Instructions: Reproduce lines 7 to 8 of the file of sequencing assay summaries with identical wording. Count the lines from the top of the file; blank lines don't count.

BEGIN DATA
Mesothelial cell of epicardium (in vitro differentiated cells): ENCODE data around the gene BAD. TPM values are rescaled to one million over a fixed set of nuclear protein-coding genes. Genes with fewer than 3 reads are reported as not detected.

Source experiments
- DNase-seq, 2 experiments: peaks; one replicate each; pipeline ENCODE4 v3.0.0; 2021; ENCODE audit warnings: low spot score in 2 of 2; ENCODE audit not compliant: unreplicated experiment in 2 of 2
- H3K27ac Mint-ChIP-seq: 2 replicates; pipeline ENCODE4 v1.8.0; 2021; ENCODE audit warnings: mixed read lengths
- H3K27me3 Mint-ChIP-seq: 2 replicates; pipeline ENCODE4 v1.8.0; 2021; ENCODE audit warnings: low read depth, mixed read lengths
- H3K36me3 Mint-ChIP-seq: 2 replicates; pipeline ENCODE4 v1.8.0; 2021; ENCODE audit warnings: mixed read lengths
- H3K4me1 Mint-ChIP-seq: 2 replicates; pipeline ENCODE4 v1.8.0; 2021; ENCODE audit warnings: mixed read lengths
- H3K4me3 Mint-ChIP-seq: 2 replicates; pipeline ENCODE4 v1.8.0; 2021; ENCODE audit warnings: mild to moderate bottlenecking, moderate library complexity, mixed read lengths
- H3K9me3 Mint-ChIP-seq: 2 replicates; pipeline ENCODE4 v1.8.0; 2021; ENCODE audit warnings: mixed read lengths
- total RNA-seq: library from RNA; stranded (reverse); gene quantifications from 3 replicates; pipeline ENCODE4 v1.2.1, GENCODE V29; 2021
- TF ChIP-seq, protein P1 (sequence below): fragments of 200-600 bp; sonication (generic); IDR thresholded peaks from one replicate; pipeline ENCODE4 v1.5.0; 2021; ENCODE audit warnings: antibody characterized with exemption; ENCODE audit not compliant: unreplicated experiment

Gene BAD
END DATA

- H3K4me1 Mint-ChIP-seq: 2 replicates; pipeline ENCODE4 v1.8.0; 2021; ENCODE audit warnings: mixed read lengths
- H3K4me3 Mint-ChIP-seq: 2 replicates; pipeline ENCODE4 v1.8.0; 2021; ENCODE audit warnings: mild to moderate bottlenecking, moderate library complexity, mixed read lengths